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Entrepreneur Profiles, Gender Diversity

Coding is the Future: Interview with Arukay Co-Founder and CEO Vicky Ricaurte

2 September 2020

Company: Arukay

Financing Status: Bootstrapped

Interview with: Co-Founder & CEO Vicky Ricaurte

Arukay, a Colombian edtech teaching K-12 students how to program, won the 2019 WeXchange Pitch Competition, an initiative founded in 2013 by IDB Lab with the aim of unleashing the growth potential of women entrepreneurs in STEM in Latin America and the Caribbean.

Arukay teaches computational thinking and coding through multi-disciplinary projects and challenges, and provides support through teacher training, digital content, and platform infrastructure. LAVCA interviewed Arukay Co-Founder and CEO Vicky Ricaurte for more insight into the company’s business model, the team’s vision as they aim to expand through Latin America, and Arukay’s current standing amidst the C19 crisis. 

LAVCA: What is your background prior to starting Arukay? 

Vicky Ricaurte: My Co-Founder Marcelo [Burbano] and I have been working together for more than fifteen years. Marcelo is passionate about education and finance, and all of my working experience has been related to technology. 

Since 2000, Marcelo has held various positions in investment banking, strategic consulting, and corporates. He led the effort for Latin America of The Parthenon Group, one of the most recognized education strategy consulting firms based in Boston, and most recently served as the CFO of Colombian dairy company Alquería

In my case, before becoming an edtech entrepreneur, I worked for some of the largest corporations in the US and in LatAm, including the international health insurance company Best Doctors, where I served as the Vice President of Customer Service, Electronic Channel, and Operations. 

Why did you launch Arukay, and what specific problem is the startup trying to solve?

The world is changing at a fast pace, and those who are not literate in technology face the risk of becoming irrelevant in the labor market. 65% of current students will have jobs that do not exist today, and 80% will require coding abilities, according to the World Economic Forum. The main problem is that we are not teaching coding, the language of the future, to all of our children in a rigorous manner, the same way mathematics and reading are taught. Today, only one out of ten schools teaches coding. Arukay wants to teach coding and computational thinking to all K-12 students, no matter the languages they speak and where they are located.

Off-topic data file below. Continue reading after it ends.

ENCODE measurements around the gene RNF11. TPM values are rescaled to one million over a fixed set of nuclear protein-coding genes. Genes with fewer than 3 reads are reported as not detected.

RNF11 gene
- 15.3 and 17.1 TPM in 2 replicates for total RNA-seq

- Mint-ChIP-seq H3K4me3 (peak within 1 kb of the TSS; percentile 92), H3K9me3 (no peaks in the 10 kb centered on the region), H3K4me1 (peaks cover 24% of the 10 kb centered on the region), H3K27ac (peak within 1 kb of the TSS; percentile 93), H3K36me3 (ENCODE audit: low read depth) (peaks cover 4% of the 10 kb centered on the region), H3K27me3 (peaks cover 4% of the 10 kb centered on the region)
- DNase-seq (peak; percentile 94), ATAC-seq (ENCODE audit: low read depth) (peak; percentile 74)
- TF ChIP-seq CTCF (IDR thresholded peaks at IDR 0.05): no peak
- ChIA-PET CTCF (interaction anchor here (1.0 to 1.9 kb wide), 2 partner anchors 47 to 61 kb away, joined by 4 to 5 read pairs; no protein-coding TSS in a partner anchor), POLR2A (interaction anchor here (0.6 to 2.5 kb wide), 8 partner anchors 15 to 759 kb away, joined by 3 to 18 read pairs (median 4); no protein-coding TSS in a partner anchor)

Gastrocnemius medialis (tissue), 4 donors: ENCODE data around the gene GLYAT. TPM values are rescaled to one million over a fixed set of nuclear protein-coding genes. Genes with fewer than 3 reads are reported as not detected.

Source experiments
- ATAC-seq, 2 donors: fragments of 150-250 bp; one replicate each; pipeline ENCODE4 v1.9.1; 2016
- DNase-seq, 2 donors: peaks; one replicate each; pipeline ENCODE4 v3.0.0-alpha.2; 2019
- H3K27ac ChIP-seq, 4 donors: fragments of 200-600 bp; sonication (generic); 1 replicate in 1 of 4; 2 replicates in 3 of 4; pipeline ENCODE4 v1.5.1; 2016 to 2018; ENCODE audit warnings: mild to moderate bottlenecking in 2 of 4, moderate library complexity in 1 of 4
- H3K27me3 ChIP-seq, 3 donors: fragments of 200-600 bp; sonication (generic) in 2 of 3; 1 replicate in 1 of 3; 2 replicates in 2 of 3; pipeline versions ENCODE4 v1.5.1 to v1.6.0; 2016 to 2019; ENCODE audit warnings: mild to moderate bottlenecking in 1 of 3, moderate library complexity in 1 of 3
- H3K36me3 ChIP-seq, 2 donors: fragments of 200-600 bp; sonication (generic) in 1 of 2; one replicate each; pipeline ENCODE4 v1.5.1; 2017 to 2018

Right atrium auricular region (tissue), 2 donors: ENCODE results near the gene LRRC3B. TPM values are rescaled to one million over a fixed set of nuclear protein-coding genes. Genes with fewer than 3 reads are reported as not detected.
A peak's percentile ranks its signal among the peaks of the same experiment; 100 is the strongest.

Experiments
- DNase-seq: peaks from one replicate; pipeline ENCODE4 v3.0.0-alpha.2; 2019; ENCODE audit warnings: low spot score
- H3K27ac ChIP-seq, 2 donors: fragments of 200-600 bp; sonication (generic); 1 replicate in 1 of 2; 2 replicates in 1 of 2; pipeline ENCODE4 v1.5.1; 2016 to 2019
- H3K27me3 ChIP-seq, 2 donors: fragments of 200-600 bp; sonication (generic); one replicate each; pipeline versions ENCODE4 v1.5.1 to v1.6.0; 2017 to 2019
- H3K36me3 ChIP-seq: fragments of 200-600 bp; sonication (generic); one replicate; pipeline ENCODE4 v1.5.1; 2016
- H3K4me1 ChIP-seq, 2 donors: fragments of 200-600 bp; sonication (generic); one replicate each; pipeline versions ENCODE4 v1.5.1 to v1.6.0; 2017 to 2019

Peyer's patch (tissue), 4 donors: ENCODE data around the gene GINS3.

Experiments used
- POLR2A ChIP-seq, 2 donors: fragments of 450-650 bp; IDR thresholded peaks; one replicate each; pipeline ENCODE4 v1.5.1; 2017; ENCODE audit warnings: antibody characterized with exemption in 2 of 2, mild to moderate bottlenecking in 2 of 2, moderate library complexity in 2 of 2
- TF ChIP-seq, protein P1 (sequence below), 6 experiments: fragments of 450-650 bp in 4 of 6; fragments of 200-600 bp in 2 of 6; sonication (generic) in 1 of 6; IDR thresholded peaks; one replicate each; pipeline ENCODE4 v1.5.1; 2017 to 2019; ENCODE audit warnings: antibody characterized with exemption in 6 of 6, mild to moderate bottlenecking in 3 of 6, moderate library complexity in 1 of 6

What has been your experience bootstrapping Arukay?

One of the advantages of bootstrapping is that the startup is focused on how to make money, rather than how to spend it. When you self-finance your company, cash becomes as important as being creative and resourceful, since you’re forced to iterate more quickly. 

What is the learning curve for teachers and schools that want to give their students access to Arukay, and how has C19 changed how schools think about their learning systems?

Any school can start implementing our learning system at any time during the academic year. Any teacher, no matter their previous experience or academic background, can start learning and teaching computational thinking. We provide a “Teacher Training Suite” as part of our platform, so teachers can get ready before teaching a class by reading the guide session and watching the tutorial videos so they can effectively start learning while teaching. Arukay provides a certification for teachers taking our programs; however, there is no need to get the certification prior to teaching a class. Our philosophy is that professors best learn by teaching.

[In terms of accessibility,] our learning system runs in any device, and it only requires a decent internet connection. We have implemented our learning solution in schools with strong and weak infrastructure, which has proven to be a challenge. For schools with few computers/tablets, we promote the “pairing programming” methodology where kids can share a device while also promoting co-creation and collaboration skills at solving specific problems. 

Before C19, schools used to buy academic solutions and services right before the beginning of the school year. Now, schools know that we are living in unprecedented times, and they have to adjust their academic offer in order to meet students and parents’ expectations.

What has been the biggest challenge for the company to-date?

The biggest challenge has been to find a commercial process that follows an exponential path. Private and public school systems in the markets we operate in [Colombia, Ecuador, Peru, Paraguay, Mexico, Bolivia, and Spain] are not used to buying a curricular learning system in a completely digital way, and so far the decision makers still want to have some human interaction before choosing a service provider.

How did winning the 2019 WeXchange competition help advance Arukay’s mission? 

WeXchange was a great experience for our team, and I would definitely recommend it to other founders. The program helped us refine our pitch and access a great network of entrepreneurs, while at the same time helping promote Arukay across the region. 

Do you have any advice for women hoping to create and grow a business in Latin America?

Find a global problem and solve it with a scalable business model. Leverage the potential of exponential technologies such as machine learning, artificial intelligence, 3D printing, and new sensor technologies.